A federal judge Monday ordered the FBI to conduct a more thorough search of its vast files to identify documents about its once secret investigation of terrorist activity in Sarasota prior to 9/11.
Fort Lauderdale U.S. District Judge William J. Zloch’s order also rejected a request by the Department of Justice to throw out the Freedom of Information case filed by BrowardBulldog.org in September 2012. Justice has argued that the release of certain information about the matter “would reveal current specific targets” of national security investigations.
The suit alleges the government has improperly withheld information about a local Saudi family’s apparent connections to terrorists, including 9/11 hijack pilot Mohamed Atta and Adnan Shukrijumah, the former Broward resident and alleged al-Qaeda figure who has a $5 million federal bounty on his head.
“This is a huge step in the right direction,” said Miami attorney Thomas Julin, who represents the 4-year-old news organization. “The decision tells the FBI that this federal judge wants to make sure that the truth comes out.”
In his four-page order, Zloch said he would issue a separate order detailing steps the FBI must take to comply with his order requiring the additional records search.
BrowardBulldog.org asked the court in July to compel the additional document search. The suit was filed after the FBI denied the news organization’s record requests under the Freedom of Information Act.
Six months after the suit was filed, the bureau unexpectedly released 35 heavily redacted pages, including four pages that were completely blanked out, and asserted it had no more responsive documents to produce. The declassified pages contradicted earlier public statements by FBI agents in Sarasota and Miami that the decade-old investigation had found no evidence of terrorist activity.
In his order, Zloch noted the government has provided him with un-redacted copies of those pages “for the court’s inspection.” Whether that information played a role in the judge’s decision is not known
The Miami Herald and the Sarasota Herald-Tribune, in a friend-of-the-court brief filed in support of the lawsuit last week, argued to the court: “The Broward Bulldog has provided this court with ample evidence establishing that the FBI could not have possibly conducted adequate [record] searches.”
In the motion requesting a better search, attorney Julin proposed a number of measures the FBI could take to identify records: Use its $440 million Sentinel computer system, employ better word searches and conduct a manual review of all 15,342 documents about its 9/11 investigation, code-named PENTTBOM, said to be stored in the FBI’s Tampa field office.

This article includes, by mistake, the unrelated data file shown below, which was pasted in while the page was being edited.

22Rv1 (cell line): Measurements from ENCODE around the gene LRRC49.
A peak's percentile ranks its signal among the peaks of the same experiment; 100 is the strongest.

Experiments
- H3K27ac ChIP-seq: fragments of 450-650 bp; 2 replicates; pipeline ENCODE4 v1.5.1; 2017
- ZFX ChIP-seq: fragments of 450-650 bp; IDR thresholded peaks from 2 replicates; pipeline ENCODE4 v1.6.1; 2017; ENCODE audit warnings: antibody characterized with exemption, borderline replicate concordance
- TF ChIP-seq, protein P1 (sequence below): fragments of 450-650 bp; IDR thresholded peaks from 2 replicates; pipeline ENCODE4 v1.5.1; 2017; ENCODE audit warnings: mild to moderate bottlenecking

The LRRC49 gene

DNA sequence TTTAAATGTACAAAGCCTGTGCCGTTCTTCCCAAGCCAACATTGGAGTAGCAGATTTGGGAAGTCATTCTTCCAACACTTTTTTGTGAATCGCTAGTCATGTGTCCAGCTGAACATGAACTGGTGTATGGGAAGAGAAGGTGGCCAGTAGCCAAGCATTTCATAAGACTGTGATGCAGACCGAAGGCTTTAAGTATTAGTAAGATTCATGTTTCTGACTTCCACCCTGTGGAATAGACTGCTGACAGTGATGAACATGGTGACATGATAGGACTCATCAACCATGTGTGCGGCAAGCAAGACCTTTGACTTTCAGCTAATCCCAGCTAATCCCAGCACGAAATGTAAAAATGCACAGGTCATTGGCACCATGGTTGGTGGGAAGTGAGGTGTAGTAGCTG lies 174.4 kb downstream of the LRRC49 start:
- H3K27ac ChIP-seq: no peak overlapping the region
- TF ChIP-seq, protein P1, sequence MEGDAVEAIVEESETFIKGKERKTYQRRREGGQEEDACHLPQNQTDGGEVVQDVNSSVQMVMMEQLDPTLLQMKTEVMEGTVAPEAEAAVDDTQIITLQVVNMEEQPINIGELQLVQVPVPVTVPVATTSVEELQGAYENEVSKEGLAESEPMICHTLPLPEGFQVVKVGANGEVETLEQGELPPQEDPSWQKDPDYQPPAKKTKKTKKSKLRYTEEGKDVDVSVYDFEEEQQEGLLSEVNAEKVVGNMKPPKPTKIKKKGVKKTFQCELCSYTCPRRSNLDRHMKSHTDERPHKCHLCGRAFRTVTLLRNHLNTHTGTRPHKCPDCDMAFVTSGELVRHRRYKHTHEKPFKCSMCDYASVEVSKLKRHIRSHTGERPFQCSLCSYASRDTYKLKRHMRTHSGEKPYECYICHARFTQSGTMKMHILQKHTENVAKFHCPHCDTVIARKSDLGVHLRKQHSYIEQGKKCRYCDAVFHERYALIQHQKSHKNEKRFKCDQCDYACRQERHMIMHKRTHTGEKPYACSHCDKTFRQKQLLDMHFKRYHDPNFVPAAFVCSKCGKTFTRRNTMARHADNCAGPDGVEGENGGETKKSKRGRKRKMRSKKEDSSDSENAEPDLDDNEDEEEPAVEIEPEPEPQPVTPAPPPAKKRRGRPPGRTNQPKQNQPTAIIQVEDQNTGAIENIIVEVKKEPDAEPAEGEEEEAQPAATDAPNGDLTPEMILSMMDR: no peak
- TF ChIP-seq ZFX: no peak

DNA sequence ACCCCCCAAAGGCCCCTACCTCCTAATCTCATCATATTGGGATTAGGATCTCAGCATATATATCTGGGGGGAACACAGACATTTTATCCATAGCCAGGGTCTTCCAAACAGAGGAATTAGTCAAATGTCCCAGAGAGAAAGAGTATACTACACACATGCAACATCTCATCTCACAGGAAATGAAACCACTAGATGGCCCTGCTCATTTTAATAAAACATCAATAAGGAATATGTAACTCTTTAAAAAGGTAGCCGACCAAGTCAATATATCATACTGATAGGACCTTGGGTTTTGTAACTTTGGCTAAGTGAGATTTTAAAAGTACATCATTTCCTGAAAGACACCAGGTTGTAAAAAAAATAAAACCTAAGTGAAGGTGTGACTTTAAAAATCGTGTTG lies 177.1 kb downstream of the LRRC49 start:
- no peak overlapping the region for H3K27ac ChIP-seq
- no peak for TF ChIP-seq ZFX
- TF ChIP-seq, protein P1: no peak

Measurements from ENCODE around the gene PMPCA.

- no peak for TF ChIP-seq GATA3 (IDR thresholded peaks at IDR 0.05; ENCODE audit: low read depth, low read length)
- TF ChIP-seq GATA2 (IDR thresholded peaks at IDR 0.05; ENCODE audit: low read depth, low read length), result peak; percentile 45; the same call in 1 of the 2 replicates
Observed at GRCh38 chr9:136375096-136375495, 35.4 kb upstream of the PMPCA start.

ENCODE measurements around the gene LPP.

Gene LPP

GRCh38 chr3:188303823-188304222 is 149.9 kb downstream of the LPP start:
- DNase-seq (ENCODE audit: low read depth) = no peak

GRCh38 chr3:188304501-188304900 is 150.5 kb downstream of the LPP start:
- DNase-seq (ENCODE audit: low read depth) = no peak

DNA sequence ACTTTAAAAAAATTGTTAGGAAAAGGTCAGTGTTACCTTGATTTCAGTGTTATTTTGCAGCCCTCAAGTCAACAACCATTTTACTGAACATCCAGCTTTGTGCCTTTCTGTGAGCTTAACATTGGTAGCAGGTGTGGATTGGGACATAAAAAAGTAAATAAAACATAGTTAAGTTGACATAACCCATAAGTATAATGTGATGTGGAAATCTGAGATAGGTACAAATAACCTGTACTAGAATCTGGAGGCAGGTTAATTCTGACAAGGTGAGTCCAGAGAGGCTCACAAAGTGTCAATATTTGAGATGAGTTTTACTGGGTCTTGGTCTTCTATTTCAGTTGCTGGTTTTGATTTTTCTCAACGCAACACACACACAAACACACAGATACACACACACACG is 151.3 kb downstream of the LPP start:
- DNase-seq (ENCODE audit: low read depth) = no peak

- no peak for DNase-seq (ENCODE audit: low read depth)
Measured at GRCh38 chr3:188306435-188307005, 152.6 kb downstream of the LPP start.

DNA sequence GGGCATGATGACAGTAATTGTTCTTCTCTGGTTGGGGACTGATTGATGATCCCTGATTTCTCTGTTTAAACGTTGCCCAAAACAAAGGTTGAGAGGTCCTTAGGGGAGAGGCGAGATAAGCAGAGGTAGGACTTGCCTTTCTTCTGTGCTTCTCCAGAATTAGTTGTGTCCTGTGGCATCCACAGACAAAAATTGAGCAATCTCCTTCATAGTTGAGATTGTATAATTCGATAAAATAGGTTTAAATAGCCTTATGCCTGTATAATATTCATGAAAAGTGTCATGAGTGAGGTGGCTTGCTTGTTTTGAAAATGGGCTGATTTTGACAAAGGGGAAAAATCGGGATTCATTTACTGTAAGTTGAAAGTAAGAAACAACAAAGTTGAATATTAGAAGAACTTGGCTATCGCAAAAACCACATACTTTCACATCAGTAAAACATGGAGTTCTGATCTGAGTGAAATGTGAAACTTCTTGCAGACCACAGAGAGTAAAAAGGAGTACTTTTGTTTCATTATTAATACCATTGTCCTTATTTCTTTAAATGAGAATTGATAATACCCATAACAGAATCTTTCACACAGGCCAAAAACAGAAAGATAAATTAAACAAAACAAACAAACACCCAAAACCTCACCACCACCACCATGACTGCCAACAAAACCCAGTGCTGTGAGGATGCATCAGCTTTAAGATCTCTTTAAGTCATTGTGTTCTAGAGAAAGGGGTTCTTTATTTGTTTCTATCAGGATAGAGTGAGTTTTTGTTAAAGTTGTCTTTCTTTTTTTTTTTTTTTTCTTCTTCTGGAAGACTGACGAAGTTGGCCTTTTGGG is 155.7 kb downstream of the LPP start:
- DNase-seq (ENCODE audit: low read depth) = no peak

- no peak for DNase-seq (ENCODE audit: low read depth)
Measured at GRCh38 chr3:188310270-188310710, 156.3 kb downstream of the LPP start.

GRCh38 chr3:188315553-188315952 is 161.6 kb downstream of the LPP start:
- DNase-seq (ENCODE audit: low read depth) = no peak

The FOIA lawsuit seeks FBI records about its investigation of “activities at the residence at 4224 Escondito Circle in the Prestancia development near Sarasota, Florida prior to 9/11/2001 The activities involved apparent visits to that address by some of the deceased 9/11 hijackers.”
The address was the home of Abdulaziz and Anoud al-Hijji until August 2001, when the couple quit their home and returned to Saudi Arabia — leaving behind cars, furniture, clothing, food and other items. Anoud al-Hijji’s father, Esam Ghazzawi, a longtime advisor to a senior Saudi prince, owned the home.
Within hours of the attacks on New York and Washington, the al-Hijji’s neighbors began calling the FBI and other law enforcement agencies to tell them about the couple’s abrupt departure.
BrowardBulldog.org first disclosed the FBI’s Sarasota investigation in September 2011. The story reported how agents who searched Prestancia’s gatehouse found logbooks and snapshots of license plates that provided evidence that vehicles used by the hijackers, including Atta, had visited the home. An analysis of phone calls to and from the home also found links to Atta and Shukrijumah, according to a law enforcement source.
An FBI informant later reported that prior to 9/11 al-Hijji had introduced him to Shukrijumah at a soccer game at a Sarasota mosque.
Records obtained from the Florida Department of Law Enforcement show the FBI continued to investigate until at least 2004, when the informant was interviewed. The bureau, however, never disclosed the existence of its investigation to either Congress’ Joint Inquiry into the attacks or the subsequent 9/11 Commission, according to former Florida Sen. Bob Graham, who co-chaired the Joint Inquiry.
Graham has accused the FBI of impeding Congress’ inquiry into 9/11.
Attorney Julin said Monday’s federal court ruling could lead to a better public understanding of the attacks that killed nearly 3,000 Americans.
Anthony Summers is co-author with Robbyn Swan of “The Eleventh Day,’’ an account of 9/11 that was a finalist for the 2012 Pulitzer Prize for History.